Sushama’s son researched through the internet and was convinced by Dr. Senadhipan’s profile and the family wasted no time in connecting with him.
Sushama recalls her first meeting with the Doctor, “As soon as the conversation started, I knew that I was in good hands. He understood my condition immediately. That in itself was a big relief. She continues, “Throughout our consultation, I felt a very positive vibe. He was precise in his explanation of the procedure and advised that a surgery was necessary. But, he recommended that I undergo 25 sessions of radiation, prior to the surgery.”
Once the Radiation helped shrink the tumour considerably, Dr Senadhipan operated on her with Keyhole surgery through minute incisions of 5-12mm (equivalent to the size of one to three rice grains). Due to the small size of the incisions the patient feels almost no pain after surgery, recovers much quicker and is less susceptible to infections caused by incision wounds.
On the other hand, in open surgery incisions are very large, about 6-9 inches long (i.e the size of a fully stretched adult palm). This results in a painful and long recovery period after surgery. Chances of infections too, are high.
Another huge benefit of laparoscopic surgery is that remote parts of the body such as low end of rectum can be reached with long and slender instruments. This makes it for the entire tumour to be removed and also the quality of the patient’s life, after the surgery, does not suffer.
In spite of obvious benefits of Keyhole Surgery and its proven efficacy in cancer patients as published in many reputed scientific journals, most surgeons still continue to perform these surgeries by Open method, thus severely restricting the choices available to patients.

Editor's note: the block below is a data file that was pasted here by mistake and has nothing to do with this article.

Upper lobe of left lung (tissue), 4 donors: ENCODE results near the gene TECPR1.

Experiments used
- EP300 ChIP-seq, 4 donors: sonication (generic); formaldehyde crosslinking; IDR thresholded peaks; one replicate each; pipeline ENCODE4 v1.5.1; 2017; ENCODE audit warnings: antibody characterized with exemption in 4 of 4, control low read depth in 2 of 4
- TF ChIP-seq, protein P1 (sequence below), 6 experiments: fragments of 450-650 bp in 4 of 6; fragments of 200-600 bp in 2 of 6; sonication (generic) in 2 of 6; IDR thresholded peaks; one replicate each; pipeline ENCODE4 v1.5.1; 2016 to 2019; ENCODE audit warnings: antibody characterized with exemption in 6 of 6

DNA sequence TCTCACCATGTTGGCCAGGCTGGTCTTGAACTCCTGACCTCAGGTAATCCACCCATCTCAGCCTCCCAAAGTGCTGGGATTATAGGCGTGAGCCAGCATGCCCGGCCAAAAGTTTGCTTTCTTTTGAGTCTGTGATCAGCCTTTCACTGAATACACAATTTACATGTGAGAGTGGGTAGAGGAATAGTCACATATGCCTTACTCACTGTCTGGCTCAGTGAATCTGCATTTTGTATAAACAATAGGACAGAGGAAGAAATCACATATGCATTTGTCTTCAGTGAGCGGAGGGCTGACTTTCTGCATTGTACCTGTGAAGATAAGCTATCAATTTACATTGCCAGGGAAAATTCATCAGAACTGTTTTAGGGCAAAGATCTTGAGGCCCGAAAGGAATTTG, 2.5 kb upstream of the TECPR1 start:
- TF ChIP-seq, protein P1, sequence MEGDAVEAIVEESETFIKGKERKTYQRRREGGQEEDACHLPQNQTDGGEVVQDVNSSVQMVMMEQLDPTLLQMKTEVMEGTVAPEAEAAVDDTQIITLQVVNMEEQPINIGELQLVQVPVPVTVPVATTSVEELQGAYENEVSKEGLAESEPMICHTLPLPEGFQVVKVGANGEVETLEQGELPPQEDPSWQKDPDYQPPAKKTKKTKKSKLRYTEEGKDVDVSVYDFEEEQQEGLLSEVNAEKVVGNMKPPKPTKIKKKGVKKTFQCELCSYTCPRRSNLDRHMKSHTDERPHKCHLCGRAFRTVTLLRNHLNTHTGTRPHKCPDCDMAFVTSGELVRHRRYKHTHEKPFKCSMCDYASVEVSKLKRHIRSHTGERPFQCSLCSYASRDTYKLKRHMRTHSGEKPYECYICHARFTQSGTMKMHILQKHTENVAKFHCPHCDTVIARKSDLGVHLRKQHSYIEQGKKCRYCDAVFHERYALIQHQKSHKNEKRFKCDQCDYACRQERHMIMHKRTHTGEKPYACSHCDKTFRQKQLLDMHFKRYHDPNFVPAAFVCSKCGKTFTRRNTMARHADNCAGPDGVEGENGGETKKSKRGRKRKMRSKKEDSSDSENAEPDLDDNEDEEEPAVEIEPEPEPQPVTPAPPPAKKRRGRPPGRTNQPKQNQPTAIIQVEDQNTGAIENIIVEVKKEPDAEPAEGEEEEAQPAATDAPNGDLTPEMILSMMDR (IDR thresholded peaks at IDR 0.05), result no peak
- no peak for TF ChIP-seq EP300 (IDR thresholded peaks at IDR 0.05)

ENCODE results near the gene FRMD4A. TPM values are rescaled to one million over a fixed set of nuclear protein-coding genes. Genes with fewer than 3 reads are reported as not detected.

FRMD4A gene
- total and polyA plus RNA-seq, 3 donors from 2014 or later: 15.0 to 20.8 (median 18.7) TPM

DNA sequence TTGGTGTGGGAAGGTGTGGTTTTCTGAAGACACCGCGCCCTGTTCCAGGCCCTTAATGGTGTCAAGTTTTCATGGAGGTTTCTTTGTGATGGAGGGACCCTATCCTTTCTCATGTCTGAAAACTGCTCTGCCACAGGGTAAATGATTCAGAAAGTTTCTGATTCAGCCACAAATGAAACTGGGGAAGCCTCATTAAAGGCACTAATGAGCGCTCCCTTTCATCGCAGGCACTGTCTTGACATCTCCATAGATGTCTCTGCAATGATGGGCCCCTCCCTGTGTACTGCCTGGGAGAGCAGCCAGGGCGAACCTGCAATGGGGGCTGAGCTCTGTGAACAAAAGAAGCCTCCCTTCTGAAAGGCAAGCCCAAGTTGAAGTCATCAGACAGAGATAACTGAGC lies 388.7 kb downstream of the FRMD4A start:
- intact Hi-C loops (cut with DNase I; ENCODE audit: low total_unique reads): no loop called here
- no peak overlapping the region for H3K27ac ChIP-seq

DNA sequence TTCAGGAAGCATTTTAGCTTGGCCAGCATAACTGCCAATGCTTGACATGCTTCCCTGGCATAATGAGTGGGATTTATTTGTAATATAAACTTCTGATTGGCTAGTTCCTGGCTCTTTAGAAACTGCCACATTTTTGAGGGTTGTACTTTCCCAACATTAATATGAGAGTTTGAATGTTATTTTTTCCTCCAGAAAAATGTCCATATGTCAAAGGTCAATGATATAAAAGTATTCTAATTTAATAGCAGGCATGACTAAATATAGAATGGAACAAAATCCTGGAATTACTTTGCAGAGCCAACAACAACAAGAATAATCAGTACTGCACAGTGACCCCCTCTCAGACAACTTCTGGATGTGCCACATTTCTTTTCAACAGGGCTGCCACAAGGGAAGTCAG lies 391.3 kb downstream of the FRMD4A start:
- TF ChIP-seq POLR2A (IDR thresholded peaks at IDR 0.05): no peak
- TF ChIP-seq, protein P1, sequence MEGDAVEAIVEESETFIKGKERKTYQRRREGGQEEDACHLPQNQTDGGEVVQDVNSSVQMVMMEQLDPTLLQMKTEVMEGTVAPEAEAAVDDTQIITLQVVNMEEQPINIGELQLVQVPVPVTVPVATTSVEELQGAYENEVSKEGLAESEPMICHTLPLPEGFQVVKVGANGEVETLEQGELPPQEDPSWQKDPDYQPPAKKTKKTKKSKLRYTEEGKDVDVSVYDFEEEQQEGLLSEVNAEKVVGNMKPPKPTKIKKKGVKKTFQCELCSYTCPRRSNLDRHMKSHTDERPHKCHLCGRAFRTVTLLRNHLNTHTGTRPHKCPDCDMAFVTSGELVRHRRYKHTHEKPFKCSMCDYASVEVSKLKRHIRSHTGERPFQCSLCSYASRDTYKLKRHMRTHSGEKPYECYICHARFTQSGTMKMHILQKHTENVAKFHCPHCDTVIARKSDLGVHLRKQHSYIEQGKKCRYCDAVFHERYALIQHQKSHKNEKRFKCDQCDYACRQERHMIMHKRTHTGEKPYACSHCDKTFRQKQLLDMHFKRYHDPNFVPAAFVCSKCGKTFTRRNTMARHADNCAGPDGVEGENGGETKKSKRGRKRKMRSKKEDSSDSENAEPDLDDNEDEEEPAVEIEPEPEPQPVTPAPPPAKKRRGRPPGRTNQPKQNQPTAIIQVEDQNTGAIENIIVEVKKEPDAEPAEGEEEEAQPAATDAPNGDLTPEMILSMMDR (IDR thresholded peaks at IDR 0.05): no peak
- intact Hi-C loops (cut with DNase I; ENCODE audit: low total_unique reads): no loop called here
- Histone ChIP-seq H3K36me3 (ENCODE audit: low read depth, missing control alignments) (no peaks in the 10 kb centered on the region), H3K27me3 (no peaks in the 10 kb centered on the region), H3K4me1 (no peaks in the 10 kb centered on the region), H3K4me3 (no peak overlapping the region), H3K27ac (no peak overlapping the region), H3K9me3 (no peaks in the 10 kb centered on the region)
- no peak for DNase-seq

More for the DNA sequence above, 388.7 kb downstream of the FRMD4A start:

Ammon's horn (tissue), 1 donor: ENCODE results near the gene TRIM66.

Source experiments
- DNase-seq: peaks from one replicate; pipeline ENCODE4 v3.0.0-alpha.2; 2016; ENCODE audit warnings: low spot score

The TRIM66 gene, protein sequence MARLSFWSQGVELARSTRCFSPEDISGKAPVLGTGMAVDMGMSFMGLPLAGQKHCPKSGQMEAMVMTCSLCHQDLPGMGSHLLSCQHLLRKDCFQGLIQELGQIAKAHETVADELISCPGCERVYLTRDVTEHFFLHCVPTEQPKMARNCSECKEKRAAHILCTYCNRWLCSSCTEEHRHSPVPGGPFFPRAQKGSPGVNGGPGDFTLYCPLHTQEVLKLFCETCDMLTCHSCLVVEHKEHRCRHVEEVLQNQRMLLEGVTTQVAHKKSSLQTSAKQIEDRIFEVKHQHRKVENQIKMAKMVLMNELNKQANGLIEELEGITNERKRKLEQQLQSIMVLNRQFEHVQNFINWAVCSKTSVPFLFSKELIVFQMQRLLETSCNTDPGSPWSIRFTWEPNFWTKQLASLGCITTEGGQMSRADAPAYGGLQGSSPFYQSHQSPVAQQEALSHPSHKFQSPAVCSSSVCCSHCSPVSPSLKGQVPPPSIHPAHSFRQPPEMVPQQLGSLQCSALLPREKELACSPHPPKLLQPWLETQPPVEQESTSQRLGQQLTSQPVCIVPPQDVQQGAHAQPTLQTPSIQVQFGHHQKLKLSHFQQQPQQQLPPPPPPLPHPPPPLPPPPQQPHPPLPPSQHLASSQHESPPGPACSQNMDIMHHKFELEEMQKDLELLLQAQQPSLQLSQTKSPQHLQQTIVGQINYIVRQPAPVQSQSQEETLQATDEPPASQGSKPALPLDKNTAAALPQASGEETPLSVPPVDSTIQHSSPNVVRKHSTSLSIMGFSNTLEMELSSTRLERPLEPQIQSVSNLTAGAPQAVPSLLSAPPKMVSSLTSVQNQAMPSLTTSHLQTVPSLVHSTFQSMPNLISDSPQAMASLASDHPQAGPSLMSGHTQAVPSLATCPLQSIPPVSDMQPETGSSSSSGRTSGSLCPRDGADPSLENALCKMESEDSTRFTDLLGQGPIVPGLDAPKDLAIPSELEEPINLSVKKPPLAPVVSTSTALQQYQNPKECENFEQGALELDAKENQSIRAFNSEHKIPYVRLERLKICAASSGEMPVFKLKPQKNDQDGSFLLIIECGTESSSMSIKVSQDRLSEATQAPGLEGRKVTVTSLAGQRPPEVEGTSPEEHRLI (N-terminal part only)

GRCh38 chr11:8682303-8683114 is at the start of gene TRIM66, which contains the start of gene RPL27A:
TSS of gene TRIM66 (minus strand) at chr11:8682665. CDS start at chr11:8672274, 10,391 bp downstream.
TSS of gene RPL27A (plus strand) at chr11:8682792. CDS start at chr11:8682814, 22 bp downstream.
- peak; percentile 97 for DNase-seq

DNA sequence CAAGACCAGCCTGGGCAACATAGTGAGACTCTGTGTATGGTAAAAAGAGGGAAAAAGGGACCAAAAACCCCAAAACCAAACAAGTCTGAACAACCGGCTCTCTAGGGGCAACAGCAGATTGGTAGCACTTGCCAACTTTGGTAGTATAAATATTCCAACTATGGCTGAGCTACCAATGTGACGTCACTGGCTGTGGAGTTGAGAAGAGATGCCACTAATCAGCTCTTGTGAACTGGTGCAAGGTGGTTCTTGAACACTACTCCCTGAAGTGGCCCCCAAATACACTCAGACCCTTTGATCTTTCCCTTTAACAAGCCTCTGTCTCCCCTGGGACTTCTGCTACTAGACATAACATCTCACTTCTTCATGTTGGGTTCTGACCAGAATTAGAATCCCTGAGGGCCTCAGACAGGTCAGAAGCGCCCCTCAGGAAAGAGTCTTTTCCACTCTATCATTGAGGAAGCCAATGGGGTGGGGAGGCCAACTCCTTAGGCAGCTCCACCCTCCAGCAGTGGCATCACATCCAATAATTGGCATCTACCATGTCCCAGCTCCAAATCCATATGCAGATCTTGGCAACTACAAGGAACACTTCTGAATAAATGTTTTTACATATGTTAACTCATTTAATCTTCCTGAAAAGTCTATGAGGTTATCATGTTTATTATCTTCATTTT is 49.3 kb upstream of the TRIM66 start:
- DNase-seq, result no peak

In Sushama Devi’s case, Dr Senadhipan was able to resect the tumour completely as well as join the colon to the anus laparoscopically. Sushama’s tumour wasn’t small; it weighed 2.5 kg.
As a result of Keyhole Surgery, Sushama Devi is not only free of cancer today but is also able to lead a normal life. She doesn’t have to live with a colostomy bag tied around her waist and suffer everyday trauma of defecating in the most unnatural and unpleasant way.
There is a smile on Sushama’s face as she talks about the time immediately after her surgery, “When I came around after the operation, I felt no pain at all. I asked those nearby whether my surgery was over and was pleasantly surprised when they told me it was all done.I know how traumatic the recovery is after an open surgery. Thanks to Dr Senadhipan who performed the keyhole surgery due to which my recovery time was very quick too.”
Sushama Devi is back to the routines of healthy life, with only scheduled visits to the doctor for regular check-ups as a preventive measure to detect any unlikely recurrence.
She has a simple message for those suffering a similar fate as hers, “Keep fears aside, they will only make the condition worse. Find the right doctor. I highly recommend Dr. Senadhipan, he is the best doctor, at least in India, for keyhole cancer surgeries of digestive organs”.
“Initially, when my colleagues and relatives visited, the only advice they could give me was to have faith and pray to God, as they felt it would bring me peace at a time when there was no hope for me., But, I fully recovered. The credit goes entirely to my Doctor and the God who played his part by leading me to him.”
“He is professional in his approach but at the same time he is personally invested in his patients. The expenses incurred were also reasonable. God forbid, if any of my friends, family members or acquaintances suffer from a similar condition, I would without a doubt recommend them to Dr Senadhipan”.
“I wish Dr. Senadhipan great life ahead and pray that God showers him with blessings so that he can continue to play the role of saviour for several others like me,” Sushama signs off with a big smile.